In chapter six, the author presents the influence that social networks play in students' mobility. The decision-making to study abroad is complex, but one of the aspects that take great importance is friendships and kinship networks. Study overseas can be costly, not only economically, but also emotionally. Mobility is a social practice that includes networks of friends, family and social networking sites that allow keeping in contact with those at home or with others who are currently overseas. The familiarity with travelling comes from the connections people have formed with others who engaged in mobility in the past, transmitting the idea that mobility represents cultural capital that at the moment of graduation would benefit with language and intercultural communication. In which the acquisition of meaning is not only to the student life but to the construction of biographical projects which differentiate them from the others who stay at home.

Those who decided to step out of their country rely on social networks such as Facebook to contact other international students who already live overseas and can advise on course and institution. Thus, social networks are crucial in two aspects. First, they provide a sense that other students have chosen to make the same move and second their networks reassure their final choice on where to study. These social networks appeared to take the form of embedded cultures of mobility. For some students knowing that others are mobile, influence towards doing the same, some others felt envy of others opportunity. In this experience of becoming mobile students have the opportunity to write their own biographies which are separated by those dictated by culture or family.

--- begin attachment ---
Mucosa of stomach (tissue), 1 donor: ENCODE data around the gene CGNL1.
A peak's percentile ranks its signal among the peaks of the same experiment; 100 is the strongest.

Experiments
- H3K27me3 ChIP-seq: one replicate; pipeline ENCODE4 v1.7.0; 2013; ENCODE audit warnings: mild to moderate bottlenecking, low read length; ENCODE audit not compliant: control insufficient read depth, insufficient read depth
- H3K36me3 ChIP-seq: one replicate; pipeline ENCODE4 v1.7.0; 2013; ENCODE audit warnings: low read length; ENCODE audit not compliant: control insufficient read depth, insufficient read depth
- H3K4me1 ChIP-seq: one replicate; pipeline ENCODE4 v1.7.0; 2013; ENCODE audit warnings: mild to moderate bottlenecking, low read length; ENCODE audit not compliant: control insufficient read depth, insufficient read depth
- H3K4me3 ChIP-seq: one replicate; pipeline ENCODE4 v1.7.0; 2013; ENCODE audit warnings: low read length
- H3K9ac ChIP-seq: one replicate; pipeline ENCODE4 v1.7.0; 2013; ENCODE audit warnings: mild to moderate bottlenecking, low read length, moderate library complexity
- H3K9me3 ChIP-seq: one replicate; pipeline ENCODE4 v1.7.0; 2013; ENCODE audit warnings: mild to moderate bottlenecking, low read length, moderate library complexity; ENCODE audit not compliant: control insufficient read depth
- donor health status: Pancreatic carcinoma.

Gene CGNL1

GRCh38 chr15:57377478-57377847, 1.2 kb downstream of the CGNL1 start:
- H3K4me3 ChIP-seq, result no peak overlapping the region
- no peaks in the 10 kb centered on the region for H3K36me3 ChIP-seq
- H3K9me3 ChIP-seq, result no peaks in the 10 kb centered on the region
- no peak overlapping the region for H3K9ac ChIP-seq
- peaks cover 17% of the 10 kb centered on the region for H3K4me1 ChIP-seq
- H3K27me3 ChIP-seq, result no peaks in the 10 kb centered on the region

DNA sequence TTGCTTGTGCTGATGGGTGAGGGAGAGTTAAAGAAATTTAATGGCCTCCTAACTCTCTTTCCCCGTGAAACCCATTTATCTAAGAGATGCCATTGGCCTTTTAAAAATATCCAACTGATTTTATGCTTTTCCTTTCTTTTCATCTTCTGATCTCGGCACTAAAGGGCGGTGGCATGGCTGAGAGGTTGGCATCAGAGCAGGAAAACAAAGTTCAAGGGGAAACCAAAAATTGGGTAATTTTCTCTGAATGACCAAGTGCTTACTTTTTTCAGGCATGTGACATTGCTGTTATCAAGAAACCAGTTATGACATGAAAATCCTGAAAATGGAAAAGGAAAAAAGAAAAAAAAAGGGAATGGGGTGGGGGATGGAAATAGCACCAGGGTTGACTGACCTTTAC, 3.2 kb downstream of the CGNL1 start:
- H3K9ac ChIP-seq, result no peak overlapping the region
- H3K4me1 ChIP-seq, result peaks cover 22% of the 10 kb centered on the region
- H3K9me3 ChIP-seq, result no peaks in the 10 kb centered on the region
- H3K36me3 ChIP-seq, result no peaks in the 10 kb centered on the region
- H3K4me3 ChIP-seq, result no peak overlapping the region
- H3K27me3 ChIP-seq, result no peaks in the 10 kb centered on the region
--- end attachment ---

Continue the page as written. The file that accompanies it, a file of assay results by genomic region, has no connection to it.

In chapter seven, the author considers how imaginative geographies are mobilised by students in their choices. Perceptions of place are important in student's mobility, and unlike some of the participants had previous experience of the geographical location of their places of study, some which build an imaginative based on the agents, and here is where they play their vital role as they create an idealised landscape to attract students. This imaginary idea of place could be called imaginative geography based on the values assigned to a certain place. Some other factors contribute to the perception of a place such as television, magazines, newspapers and films. In their personal perspectives, some of them associate the place with famous films, movies or the architecture of the buildings can captivate students and preconceptions of lifestyle in Scotland for example as well as the unique experience to study in a place with the influence of both Irish and British culture. It was interesting to discover reading the interviews that students have lack of knowledge regarding cultural aspects of the country, but while living there, they discover and learn new things, which reinforces the idea of expanding knowledge outside the academic information. To sum up, recruitment agencies can easily influence the imagination of students and even more when they lack geographical knowledge.